Despite the fact that I have been a psycho-oncologist for nearly 25 years, I still marvel at how well people cope with and adapt to even the most dire of medical circumstances. Not being a patient or survivor myself, I sometimes think that if I were confronted with my mortality, I would not be able to wash the dishes, look for parking, stand in line at the supermarket, or stay on the phone if put on hold. The sense that I was wasting precious time on trivial matters would make those tasks hard to bear. Maybe this is why, after debating whether humans should be born with foreknowledge of the date and time of their death, the Greek gods decided that we could not handle this information.
What patients like Mr Feit are going through is virtually unprecedented in human experience. In the past, when someone became ill with a fatal disease, it was usually infectious and death came quickly. Nowadays, people with cancer learn that they have a lethal illness, but it will take many months or even years to claim their lives. They try hard to adjust to this sword of Damocles hanging above their heads. They work to make meaning, try new things, and live fully, and they even carry out the most trivial tasks with grace and courage. Where would spending endless hours on the phone with managed care companies, prescription services, and other bureaucratic representatives rank on your bucket list, if you walked in your patient’s shoes?
I have a job because of the work done by many of this journal’s readers. My oncology colleagues have gradually been turning cancer—even stage IV cancer—into a survivable and/or chronic disease. Thus, psycho-oncology services and many other aspects of supportive care have assumed central places in the care of the person with cancer. While oncologists should be proud of their accomplishment, living with cancer is no walk in the park for our patients. They live on chronic therapy, often symptomatic, even as they work to maintain their relationships, career, and identity. The drain gets harder and harder to deal with over time. Not that my patients are ungrateful, but they do get worn down by the experience and sometimes wonder if it is worth it. The need to spend precious time and energy on filling out forms and phone calls in the midst of all this is crazy-making for many of them. Fighting denials, talking to a different bureaucrat each time, and waiting on hold for interminable minutes is par for the course, right up to the final days of life.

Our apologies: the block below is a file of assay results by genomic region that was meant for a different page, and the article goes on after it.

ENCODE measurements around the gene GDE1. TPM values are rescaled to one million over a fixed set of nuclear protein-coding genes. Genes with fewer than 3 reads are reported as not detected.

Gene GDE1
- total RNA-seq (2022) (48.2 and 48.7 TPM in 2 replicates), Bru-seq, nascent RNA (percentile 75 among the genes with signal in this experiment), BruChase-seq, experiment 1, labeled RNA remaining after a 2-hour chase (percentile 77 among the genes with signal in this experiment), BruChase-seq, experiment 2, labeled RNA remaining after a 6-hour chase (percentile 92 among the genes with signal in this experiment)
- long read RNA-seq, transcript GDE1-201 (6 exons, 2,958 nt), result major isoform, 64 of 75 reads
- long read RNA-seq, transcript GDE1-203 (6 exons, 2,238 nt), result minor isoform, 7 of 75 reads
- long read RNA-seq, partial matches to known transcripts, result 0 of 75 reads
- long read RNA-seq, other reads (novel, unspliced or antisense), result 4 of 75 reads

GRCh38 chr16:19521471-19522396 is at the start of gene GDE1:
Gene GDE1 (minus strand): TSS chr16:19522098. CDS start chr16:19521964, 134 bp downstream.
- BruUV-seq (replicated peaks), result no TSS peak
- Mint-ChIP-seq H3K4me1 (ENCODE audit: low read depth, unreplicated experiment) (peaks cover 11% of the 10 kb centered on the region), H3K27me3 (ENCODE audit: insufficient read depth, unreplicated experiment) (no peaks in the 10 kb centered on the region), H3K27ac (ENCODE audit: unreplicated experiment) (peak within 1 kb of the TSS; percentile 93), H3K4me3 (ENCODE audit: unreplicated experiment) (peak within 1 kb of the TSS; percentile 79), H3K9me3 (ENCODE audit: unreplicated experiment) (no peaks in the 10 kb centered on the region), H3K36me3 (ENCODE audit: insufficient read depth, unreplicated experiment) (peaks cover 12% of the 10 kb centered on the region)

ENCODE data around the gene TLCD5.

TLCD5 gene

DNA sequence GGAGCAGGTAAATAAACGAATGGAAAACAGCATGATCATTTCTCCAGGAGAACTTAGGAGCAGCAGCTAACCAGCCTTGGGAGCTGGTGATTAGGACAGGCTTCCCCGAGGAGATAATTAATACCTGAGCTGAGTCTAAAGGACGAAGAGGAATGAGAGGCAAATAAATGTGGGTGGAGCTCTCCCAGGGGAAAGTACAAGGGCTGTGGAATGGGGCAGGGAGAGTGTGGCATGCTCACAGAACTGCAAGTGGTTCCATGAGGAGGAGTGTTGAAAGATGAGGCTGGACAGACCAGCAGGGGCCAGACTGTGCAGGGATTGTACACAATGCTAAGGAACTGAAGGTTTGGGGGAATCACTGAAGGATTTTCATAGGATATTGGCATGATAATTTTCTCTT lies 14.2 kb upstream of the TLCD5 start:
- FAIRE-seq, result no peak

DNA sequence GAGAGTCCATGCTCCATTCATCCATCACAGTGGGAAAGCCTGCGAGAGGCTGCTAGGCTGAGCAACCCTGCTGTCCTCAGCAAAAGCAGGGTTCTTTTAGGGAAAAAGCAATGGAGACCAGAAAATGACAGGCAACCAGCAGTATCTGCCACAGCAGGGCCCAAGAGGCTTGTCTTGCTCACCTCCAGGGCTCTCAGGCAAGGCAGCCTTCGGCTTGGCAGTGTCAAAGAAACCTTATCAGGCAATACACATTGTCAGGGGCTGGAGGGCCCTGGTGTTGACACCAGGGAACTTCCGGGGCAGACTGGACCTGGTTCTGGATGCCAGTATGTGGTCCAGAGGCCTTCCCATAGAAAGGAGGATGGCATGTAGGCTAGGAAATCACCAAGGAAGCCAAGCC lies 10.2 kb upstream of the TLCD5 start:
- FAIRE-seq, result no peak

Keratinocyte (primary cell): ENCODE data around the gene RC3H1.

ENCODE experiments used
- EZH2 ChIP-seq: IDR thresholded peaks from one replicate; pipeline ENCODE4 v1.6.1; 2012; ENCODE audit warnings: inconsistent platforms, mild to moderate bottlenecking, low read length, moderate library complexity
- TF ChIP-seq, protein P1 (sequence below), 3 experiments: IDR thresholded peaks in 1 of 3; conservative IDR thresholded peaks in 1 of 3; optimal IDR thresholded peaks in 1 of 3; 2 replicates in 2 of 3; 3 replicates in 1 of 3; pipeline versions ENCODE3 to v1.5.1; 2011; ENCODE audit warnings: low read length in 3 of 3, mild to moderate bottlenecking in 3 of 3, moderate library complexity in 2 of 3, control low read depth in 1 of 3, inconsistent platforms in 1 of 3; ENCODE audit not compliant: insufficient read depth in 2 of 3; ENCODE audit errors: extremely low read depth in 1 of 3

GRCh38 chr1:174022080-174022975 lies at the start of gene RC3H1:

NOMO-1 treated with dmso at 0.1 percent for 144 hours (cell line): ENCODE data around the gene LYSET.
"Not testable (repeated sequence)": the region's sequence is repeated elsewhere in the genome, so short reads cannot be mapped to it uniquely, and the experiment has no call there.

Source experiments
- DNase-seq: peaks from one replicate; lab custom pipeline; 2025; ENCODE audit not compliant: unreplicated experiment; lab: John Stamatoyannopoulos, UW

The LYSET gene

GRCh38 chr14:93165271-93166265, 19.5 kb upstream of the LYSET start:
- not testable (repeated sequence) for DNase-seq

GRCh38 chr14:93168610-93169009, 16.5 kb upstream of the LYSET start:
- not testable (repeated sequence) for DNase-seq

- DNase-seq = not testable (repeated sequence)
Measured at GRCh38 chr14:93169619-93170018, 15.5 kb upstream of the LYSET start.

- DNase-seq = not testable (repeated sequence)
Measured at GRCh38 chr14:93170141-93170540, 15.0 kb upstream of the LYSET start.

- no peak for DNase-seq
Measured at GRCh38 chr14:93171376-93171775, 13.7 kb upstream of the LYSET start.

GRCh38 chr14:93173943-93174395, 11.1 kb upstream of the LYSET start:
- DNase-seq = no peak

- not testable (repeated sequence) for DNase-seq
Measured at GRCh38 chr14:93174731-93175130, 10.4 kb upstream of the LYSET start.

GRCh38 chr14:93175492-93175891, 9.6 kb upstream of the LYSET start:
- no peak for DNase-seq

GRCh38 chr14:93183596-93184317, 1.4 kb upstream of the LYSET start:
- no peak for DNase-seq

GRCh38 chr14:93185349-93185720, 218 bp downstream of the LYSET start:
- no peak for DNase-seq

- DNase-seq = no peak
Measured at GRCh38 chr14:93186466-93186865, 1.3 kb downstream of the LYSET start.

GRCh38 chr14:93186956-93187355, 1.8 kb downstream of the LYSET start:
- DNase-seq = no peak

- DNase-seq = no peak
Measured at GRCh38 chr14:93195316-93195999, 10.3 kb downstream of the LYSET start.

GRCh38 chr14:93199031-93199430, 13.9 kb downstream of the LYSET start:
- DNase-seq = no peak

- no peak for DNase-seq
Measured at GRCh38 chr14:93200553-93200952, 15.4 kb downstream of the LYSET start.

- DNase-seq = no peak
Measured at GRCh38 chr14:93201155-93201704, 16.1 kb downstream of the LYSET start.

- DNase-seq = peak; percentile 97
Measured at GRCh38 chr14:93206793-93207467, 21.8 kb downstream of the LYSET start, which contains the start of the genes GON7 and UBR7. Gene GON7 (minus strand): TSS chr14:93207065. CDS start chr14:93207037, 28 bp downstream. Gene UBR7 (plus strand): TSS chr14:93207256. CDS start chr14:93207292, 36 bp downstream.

Why hasn’t our healthcare system kept pace with modern medicine? Why have we not evolved a system of healthcare that is geared toward the needs and priorities of the chronically ill? And why haven’t today’s health insurers developed systems to deal with their paying customers, particularly those with exhausting, chronic, life-threatening diseases, with compassion and humanity? Why don’t processes get easier for these patients as their disease goes on rather than become increasingly draconian? Why isn’t there a system in place to pay for their psychological and supportive care?
More and more deadly diseases are slowly being transformed into chronic conditions. This is especially true of cancer. The issues that Mr Feit and our other patients are dealing with daily are not going to go away on their own. We need to lobby for reform and change so that our patients are only the beneficiaries, and never the victims, of our success.
Write the White House. Call your congressional representatives. And don’t hang up if someone puts you on hold.